Resolution Nº 6 also says that If Maduro and his team haven’t gotten around to setting a “fair price” for a given product, Gran Misión Abastecimiento Seguro may establish price bands — price ceilings and (ha!) floors. For all other products, the Organic Law of Fair Prices would be applied supplementarily.
So let’s put it all together. Say you run Company A, a mid-sized soap manufacturer.
Company A has all of its basic paperwork in order. Whether it likes it or not, Company A has already been enrolled in the National Registry of Contractors —“de oficio”, remember? — handily saving time. So convenient!
But ojo, this special enrollment cannot be used for other types of contracts with the Central Government, so Company “A” has to follow the regular procedure to enroll in the Registry all over again if it wants to sell the Government anything else, (as in, y’know, stuff it can actually make money on.)
Then, some state corporation (such as Corporación Única de Servicios Productivos y Alimentarios, MERCAL, PDVAL, VENALCASA, RABSA, Lácteos los Andes , CORPOZULIA, CORPOMIRANDA or CORPOLARA) turns up at Company A’s door — knock, knock — saying “you have to “sell” me 50% of your soap, and we’ll pay you…when we get around to it.”
(Never fear…our administrative procedure for paying you is already up and running!)
Sell to a private supermarket chain and you’ll get paid in 1-4 weeks. But how long it will take the Central Government to pay for its stuff nobody can tell. Three months? Six months? Your guess is as good as anyone’s.
At the beginning of the next production cycle, Company A will have brought back in half of its working capital to pay suppliers for raw materials and supplies. The other half? Bien gracias. What do you think is going to happen to production that next cycle?
This is a pretty interesting —and worrying— creative new form of financial repression. The state is, in effect, temporarily expropriating Company A’s working capital.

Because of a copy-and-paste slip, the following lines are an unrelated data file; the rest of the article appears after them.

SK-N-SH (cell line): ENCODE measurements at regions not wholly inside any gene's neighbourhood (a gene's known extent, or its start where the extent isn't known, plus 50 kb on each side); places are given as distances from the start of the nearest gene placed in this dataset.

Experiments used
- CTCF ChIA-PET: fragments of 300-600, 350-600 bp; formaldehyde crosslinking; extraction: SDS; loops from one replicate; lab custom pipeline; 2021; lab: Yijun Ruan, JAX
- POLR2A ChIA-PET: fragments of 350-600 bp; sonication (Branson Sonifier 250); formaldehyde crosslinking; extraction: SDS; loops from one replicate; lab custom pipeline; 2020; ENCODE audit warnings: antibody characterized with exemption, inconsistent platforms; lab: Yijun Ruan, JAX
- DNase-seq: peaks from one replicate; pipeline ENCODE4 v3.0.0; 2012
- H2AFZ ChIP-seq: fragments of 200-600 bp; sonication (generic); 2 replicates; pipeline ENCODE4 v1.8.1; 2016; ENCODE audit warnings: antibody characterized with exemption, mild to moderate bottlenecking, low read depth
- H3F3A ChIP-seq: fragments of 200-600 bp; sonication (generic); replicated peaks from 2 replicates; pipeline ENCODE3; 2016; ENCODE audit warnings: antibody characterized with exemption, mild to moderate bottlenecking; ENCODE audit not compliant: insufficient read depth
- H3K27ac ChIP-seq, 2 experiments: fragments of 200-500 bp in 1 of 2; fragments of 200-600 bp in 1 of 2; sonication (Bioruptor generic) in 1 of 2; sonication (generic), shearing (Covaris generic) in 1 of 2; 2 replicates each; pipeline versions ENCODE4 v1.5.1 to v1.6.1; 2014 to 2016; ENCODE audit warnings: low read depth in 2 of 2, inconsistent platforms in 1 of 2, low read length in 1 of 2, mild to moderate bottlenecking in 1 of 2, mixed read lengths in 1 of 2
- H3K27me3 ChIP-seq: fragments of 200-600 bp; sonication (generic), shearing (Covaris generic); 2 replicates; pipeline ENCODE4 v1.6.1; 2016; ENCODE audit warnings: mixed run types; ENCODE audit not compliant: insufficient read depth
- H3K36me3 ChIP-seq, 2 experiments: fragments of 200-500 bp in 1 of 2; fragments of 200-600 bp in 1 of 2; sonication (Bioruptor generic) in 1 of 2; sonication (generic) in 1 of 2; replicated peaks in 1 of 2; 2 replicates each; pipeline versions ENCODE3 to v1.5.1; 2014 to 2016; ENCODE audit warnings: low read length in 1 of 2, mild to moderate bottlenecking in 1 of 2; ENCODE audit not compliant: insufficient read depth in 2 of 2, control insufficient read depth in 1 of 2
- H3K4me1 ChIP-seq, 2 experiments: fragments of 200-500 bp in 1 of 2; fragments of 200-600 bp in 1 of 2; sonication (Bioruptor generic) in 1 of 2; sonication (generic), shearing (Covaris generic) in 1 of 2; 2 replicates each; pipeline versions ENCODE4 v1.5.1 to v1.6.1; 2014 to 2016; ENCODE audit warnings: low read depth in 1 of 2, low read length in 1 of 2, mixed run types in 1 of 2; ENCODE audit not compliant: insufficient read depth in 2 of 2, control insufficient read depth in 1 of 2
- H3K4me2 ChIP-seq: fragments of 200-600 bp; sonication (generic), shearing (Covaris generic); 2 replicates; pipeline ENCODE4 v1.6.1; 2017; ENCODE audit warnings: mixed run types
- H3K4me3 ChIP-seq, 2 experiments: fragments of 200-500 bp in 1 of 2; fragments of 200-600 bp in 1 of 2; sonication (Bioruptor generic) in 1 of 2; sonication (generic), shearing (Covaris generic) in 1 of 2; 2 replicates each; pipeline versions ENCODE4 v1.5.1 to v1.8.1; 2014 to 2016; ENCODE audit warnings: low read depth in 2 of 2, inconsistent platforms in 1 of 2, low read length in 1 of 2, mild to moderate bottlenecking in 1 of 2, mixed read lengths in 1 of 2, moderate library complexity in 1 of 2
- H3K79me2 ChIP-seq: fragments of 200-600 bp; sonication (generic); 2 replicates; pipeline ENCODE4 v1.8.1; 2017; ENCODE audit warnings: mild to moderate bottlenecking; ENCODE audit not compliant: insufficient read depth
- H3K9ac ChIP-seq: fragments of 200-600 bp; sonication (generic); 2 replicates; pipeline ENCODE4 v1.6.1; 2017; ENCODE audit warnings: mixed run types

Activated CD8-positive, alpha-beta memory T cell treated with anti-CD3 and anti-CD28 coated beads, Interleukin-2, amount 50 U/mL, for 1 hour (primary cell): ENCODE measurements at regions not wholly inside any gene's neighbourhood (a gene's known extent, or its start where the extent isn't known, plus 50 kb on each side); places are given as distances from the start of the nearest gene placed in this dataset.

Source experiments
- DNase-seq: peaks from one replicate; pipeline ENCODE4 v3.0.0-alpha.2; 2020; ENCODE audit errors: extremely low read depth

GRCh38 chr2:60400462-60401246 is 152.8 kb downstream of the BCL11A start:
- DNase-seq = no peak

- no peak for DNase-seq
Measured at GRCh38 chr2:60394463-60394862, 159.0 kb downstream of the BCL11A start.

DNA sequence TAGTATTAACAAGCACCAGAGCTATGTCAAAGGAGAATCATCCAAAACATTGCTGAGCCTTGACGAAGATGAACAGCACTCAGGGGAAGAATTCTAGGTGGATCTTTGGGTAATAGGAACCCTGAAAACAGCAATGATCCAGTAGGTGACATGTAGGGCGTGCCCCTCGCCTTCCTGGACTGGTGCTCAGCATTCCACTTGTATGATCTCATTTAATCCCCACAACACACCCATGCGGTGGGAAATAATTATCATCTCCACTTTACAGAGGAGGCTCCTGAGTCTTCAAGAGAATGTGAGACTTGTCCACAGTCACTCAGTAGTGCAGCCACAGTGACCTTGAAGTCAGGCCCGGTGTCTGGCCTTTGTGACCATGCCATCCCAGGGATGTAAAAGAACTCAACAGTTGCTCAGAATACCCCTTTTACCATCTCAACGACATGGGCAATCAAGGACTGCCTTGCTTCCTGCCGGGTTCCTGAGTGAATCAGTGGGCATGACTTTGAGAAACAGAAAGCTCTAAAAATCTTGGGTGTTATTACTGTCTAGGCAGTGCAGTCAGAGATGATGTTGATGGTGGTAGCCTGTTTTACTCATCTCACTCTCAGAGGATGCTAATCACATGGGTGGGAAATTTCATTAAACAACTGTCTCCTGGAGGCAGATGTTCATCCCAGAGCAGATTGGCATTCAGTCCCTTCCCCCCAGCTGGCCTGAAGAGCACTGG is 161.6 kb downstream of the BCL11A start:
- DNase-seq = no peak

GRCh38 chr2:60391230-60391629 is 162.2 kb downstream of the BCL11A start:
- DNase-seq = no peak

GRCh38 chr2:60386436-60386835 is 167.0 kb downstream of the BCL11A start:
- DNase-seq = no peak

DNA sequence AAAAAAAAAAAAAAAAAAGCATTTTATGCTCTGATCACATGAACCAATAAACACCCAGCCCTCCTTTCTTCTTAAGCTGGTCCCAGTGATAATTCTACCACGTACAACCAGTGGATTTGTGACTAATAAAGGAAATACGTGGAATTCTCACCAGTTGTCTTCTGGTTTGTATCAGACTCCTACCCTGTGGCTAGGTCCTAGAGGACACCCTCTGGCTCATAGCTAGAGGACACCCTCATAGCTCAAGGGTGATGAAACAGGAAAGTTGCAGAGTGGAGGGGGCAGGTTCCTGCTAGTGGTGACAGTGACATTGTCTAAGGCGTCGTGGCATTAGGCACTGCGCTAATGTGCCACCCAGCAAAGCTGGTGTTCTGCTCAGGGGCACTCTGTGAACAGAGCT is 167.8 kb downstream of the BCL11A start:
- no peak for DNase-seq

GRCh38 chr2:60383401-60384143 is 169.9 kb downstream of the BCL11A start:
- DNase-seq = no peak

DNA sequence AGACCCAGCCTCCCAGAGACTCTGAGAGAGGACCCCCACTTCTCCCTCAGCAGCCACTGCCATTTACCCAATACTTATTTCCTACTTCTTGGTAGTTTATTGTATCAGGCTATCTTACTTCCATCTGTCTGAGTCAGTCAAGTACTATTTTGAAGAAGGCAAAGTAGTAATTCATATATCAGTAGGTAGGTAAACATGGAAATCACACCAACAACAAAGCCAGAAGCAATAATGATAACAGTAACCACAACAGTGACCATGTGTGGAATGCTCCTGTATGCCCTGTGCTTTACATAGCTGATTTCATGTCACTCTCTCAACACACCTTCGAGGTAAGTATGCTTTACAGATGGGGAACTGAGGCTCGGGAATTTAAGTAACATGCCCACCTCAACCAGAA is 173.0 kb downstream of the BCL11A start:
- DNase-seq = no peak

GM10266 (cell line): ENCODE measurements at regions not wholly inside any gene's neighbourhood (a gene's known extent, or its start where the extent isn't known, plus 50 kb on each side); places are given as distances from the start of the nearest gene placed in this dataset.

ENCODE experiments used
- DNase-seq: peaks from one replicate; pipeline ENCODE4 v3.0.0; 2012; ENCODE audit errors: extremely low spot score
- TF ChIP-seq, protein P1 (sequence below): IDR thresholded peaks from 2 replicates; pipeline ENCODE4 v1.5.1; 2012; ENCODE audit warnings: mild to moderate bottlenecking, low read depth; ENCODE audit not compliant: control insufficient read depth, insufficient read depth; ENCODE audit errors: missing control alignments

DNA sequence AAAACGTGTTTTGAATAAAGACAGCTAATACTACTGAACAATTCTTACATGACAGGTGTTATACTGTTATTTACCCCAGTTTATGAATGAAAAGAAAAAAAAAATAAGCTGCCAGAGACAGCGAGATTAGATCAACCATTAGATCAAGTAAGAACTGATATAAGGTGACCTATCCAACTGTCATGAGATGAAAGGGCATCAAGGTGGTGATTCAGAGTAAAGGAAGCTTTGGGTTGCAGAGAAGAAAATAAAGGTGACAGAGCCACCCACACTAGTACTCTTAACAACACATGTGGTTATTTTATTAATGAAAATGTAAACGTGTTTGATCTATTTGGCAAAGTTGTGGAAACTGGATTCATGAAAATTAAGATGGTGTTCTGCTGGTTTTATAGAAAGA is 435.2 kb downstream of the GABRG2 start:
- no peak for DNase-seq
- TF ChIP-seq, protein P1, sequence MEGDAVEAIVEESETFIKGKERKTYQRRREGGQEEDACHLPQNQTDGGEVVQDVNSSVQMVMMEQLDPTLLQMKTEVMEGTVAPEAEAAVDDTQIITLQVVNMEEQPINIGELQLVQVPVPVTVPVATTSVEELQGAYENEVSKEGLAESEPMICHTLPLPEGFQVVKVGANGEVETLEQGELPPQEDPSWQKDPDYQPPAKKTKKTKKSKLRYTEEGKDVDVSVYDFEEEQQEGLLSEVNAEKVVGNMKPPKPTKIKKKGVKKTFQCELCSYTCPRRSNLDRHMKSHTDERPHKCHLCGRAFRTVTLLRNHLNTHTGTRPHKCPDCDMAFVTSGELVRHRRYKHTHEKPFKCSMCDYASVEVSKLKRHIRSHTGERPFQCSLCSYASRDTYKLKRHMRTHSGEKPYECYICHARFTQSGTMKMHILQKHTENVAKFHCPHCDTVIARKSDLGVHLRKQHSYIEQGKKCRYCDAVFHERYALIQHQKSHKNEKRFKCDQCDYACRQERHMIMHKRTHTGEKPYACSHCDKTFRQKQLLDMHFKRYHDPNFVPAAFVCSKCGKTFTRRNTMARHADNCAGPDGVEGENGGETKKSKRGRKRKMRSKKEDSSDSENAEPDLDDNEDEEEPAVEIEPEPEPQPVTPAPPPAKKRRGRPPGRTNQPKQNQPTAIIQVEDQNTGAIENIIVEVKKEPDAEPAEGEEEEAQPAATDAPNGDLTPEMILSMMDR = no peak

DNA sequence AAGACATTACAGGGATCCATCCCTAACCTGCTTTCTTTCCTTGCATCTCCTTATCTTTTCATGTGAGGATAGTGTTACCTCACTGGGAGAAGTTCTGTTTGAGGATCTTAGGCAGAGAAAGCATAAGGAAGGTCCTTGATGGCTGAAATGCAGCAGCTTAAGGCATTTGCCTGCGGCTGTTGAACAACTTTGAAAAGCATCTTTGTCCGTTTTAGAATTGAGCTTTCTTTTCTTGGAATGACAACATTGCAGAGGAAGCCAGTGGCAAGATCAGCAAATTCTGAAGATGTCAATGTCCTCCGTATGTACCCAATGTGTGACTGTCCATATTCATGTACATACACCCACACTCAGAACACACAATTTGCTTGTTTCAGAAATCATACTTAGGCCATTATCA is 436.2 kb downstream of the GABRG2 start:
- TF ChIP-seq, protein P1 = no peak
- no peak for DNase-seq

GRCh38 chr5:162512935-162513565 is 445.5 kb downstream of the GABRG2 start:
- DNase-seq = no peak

This is a pretty interesting —and worrying— creative new form of financial repression. The state is, in effect, temporarily expropriating Company A’s working capital. At the rate the Bolívar is losing purchasing power, forcing you to hand over product now and telling you I’ll pay you a given number of bolivars “at some point” is to turn every corporate balance sheet in the country into a disaster zone. It’s unilaterally claiming a 80-95% discount on the stuff you sell, just because.
Public opinion has registered the sell-me-half-your-production clause as a Thing That Happened. But the financial repression angle in Article 8 has gone by largely unnoticed.
Local industries — the ones that have managed to hold out this long somehow — are typically in big big trouble. They’re operating, on average, on just 36% of installed capacity, because they can’t get their hands on spare parts, inputs and supplies, to say nothing of a stable electrical supply. They also face a market with over 70% of customers classed as poor by income, and where prices are controlled at levels often far below production costs. If on top of all that, they get paid months late… it’ll be game over for many of them.